Don't Throw Them Away! Tamarind Leaves Have Some Magical Qualities
NDTV Food Desk | Updated: June 27, 2017 16:43 IST
Tamarind leaves, commonly known as ‘Imli Patta' in India are the leaves of plant Tamarindus Indica which is a tall shade tree native to Africa but is widely grown in Asia as well. It is believed that Arab traders introduced tamarind to India and since then, we have become the largest producer of tamarind. Besides the tangy tamarind, its bright green leaves can also be used. They may be often ignored or thrown away, but you will soon realize just how wonderful they can be.
Fresh tamarind leaves are available only during the spring season, but you can find dried ones all throughout the year in grocery stores. Tamarind leaves are naturally dried under sun to increase their shell life. Tamarind leaves have a sour and tart flavour because of the presence of Vitamin C and tartaric acid. They are known to contain fiber, potassium, iron and even calcium.
Culinary Uses of Tamarind Leaves
Tamarind leaves are used to spice up Asian soups. In countries like Indonesia, Malaysia, Singapore and Philippines, tamarind leaves are often used in seafood dishes to add extra flavour. In Myanmar, they are cooked with the flower buds of tamarind as a delicious veggie.
Tamarind leaves can also be used for garnishing and in salads. You can totally transform your dish by sprinkling these tangy leaves. You can make a quick snack by mixing puffed rice, boiled beans, peanuts, fried onions and some tamarind. It is quick and easy to make and perfect to beat sudden hunger pangs. According to Chef Dhruv Oberoi from Olive Bar and Kitchen in New Delhi, “There are some classic recipes like the ‘Sosatie’ in which fish and prawns are marinated with tamarind juice, garlic, apricot, cumin and chillies and then, we sprinkle some tamarind leaves to give it a whole new flavour." "I've also experimented with a lovely sorbet made with tamarind leaves that has a delicious tangy flavour and can be served as a palate cleanser," adds Chef Dhruv.
In South Indian cuisine, many dishes are incomplete without tamarind leaves. It is majorly used in curries, chutneys and rasam. A pickle made with tamarind leaves is very popular in the eastern part of the country. It is considered to be good for digestion as tamarind leaves act as a laxative. In Andhra Pradesh, a special chutney called ‘Chintachiguru pachadi’ is made by adding some fresh or dried tamarind leaves with peanuts, garlic cloves, dried red chilies, and cumin seeds. You can always flavour your favourite yellow dal by adding a cracking tempering of tender tamarind leaves to give it a tinge of sourness.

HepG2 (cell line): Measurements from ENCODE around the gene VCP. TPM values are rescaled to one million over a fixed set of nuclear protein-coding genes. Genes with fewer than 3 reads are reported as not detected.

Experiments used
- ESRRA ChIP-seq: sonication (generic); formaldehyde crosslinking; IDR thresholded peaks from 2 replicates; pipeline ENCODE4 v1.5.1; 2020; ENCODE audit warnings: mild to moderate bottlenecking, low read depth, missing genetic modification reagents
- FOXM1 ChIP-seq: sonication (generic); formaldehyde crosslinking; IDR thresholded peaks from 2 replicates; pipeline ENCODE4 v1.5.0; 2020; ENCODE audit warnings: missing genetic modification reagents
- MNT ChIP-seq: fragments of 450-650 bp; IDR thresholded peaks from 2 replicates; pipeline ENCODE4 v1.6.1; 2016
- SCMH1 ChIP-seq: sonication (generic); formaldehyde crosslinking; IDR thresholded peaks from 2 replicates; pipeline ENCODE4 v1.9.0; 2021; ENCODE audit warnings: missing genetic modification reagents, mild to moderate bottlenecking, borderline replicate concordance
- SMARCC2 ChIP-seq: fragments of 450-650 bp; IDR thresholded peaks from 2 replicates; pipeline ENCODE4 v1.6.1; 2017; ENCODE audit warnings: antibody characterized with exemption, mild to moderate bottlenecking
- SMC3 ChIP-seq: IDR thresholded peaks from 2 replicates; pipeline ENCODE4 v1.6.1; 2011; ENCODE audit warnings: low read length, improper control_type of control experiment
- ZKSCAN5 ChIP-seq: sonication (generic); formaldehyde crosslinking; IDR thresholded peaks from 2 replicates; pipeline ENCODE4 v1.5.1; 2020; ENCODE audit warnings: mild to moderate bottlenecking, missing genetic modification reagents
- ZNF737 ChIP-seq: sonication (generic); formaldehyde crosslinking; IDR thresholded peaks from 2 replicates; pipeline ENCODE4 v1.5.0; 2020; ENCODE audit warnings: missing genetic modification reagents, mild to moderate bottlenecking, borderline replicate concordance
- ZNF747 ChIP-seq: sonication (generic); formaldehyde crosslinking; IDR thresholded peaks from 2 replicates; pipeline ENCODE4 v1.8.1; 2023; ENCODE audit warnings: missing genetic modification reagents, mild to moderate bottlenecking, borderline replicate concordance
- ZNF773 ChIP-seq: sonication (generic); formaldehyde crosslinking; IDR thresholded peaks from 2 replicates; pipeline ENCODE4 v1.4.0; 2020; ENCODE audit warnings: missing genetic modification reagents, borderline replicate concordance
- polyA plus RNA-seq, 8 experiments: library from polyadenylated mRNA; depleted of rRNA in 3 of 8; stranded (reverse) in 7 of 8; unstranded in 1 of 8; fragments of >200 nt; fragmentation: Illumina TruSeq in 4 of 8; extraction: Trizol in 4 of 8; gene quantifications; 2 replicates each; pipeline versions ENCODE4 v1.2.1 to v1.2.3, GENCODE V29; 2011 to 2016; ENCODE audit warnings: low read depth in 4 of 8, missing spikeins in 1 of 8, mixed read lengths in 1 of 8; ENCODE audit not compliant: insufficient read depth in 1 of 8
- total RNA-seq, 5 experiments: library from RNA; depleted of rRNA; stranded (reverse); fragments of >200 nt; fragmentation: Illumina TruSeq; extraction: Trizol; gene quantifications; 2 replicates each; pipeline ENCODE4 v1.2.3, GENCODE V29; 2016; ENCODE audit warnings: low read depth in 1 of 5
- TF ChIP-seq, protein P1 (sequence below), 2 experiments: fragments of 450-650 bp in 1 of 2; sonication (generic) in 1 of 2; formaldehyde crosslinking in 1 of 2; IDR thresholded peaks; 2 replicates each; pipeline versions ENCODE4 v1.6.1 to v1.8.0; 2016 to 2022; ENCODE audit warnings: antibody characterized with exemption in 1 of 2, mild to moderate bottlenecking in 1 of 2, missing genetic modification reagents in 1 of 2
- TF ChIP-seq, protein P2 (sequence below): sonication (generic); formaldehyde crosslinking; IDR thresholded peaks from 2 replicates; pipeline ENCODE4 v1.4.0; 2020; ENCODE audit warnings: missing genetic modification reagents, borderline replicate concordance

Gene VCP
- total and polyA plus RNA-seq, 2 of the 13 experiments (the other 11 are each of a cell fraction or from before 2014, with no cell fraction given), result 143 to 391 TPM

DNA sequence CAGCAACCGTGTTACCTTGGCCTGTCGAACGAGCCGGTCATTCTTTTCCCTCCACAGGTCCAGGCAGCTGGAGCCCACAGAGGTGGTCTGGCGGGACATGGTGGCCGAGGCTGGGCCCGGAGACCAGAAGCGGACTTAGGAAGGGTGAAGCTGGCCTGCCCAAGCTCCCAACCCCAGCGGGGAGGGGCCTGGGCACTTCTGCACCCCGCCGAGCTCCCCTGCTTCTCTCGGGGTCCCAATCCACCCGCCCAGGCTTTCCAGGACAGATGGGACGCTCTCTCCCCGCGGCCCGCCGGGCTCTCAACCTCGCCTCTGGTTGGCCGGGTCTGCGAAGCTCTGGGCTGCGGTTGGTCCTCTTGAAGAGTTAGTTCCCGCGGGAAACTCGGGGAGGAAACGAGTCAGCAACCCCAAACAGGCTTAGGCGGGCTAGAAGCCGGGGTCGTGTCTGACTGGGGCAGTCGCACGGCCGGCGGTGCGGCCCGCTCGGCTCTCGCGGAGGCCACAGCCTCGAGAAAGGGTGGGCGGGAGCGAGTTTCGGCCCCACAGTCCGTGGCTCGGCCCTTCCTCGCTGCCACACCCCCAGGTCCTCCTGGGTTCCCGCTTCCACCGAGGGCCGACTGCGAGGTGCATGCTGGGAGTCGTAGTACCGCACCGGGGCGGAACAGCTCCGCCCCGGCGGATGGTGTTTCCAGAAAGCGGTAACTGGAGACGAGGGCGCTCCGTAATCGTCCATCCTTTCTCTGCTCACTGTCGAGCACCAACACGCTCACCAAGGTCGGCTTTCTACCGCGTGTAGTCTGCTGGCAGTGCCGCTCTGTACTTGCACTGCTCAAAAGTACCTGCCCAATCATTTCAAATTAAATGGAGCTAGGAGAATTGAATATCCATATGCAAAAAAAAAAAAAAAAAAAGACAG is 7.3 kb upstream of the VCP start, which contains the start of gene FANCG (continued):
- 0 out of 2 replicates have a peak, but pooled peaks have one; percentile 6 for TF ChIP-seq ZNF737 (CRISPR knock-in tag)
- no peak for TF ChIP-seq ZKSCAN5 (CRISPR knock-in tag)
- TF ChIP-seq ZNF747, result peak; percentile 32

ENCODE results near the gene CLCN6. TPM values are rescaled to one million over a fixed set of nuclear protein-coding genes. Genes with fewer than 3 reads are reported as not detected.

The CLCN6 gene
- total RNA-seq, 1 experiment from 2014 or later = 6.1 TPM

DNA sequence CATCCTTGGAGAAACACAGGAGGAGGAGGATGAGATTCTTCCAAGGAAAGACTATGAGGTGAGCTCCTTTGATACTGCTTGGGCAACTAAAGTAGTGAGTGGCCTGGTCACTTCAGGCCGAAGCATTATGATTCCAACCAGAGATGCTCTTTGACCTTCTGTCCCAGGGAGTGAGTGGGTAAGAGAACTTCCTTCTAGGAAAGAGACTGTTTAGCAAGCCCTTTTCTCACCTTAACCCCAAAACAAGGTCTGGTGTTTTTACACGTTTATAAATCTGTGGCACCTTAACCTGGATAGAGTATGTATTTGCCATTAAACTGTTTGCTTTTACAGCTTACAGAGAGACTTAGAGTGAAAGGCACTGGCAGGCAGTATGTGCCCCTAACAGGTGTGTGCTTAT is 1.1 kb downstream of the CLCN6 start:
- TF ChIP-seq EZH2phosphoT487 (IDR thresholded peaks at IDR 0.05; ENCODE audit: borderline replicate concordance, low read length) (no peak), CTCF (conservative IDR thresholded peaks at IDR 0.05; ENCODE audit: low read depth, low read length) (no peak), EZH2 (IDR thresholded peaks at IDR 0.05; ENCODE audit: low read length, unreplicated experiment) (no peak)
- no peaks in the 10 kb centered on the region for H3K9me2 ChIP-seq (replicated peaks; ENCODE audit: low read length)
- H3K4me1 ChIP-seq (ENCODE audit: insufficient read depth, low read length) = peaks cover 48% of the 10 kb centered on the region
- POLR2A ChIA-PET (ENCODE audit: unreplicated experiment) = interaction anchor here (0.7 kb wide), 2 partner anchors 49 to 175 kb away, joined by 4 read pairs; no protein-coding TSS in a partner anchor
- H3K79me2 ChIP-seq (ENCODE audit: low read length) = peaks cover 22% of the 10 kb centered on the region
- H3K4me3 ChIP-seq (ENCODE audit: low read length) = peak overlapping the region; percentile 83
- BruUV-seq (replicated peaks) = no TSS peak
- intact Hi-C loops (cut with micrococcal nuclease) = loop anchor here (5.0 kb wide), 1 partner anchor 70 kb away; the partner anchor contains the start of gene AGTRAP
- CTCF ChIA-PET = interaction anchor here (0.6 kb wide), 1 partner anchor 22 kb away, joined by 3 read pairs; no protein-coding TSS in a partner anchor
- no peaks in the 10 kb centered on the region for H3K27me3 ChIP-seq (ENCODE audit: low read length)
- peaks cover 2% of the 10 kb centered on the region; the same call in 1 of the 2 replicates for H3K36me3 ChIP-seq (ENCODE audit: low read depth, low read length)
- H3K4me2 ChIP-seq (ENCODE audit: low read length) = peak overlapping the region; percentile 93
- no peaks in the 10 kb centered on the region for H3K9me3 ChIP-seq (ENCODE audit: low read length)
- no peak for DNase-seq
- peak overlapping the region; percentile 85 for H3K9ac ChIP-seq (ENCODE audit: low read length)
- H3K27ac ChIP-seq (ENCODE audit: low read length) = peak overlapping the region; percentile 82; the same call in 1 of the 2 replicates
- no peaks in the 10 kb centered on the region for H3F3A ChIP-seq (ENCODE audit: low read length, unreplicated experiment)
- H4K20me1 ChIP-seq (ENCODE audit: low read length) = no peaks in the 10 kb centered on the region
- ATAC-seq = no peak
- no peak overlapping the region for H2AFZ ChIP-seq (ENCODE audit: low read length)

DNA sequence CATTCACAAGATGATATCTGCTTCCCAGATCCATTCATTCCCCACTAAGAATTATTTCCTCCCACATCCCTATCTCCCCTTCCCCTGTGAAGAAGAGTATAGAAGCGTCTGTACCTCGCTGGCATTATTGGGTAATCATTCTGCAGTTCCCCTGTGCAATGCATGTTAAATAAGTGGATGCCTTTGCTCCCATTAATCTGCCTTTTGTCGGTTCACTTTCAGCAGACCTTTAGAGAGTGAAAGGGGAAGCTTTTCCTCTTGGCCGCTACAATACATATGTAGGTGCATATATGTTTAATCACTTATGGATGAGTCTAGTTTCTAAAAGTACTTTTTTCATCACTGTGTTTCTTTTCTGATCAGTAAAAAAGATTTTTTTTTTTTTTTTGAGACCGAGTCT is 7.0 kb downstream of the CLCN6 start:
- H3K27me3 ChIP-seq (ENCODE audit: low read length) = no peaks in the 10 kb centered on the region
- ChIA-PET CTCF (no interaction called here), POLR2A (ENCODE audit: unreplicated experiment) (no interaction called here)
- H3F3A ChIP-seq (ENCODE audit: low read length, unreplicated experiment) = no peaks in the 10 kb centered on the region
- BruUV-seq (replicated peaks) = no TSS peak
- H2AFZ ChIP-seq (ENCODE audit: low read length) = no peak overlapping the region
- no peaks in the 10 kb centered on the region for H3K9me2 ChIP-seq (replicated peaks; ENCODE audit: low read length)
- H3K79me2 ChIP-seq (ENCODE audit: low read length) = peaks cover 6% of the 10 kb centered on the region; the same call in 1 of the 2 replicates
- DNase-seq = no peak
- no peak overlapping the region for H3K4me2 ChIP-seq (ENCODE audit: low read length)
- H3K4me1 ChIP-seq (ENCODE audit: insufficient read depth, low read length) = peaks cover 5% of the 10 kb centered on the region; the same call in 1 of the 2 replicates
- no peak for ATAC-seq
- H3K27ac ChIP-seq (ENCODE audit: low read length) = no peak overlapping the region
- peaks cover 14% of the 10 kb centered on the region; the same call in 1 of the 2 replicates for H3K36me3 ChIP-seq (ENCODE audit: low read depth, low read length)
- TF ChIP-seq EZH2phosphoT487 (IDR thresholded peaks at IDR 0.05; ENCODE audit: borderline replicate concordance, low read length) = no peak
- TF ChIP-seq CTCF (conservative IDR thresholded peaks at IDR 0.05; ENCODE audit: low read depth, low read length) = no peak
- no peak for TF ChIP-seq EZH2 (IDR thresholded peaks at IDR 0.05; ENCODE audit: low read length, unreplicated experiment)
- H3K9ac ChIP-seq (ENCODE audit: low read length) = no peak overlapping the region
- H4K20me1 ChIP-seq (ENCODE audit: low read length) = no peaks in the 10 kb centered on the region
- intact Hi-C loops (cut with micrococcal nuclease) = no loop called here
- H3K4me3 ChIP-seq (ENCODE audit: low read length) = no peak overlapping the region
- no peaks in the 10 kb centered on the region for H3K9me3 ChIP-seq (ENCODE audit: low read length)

(Also read: The Sweet and Sour Tale of Tamarind: A Powerhouse of Flavours)
Health Benefits of Tamarind Leaves
Not only can tamarind leaves add great flavour to your dishes, they are also good for your health. Here are some benefits of tamarind leaves you may have not known:
1. Tamarind leaves are considered to be very effective in easing joint pain and swelling because of their anti-inflammatory properties.
2. It is rich is ascorbic acid, Vitamin C and tartaric acid that help in building your immunity naturally.
3. A tamarind leaf extract which can be prepared by soaking the leaves in water can be used as an antiseptic for healing wounds and skin infections.
4. Tamarind tea can help in relieving cold, cough and sore throat. Just boil some finely chopped leaves in water, add honey and a squeeze of lime and drink up to feel better instantly.
5. The juice of tamarind leaves can help in relieving menstrual cramps. Consume a teaspoon of it along with water to feel better.
Some people might be allergic to certain enzymes present in the plants and so, you must consult a doctor before using tamarind leaves for medicinal purposes.
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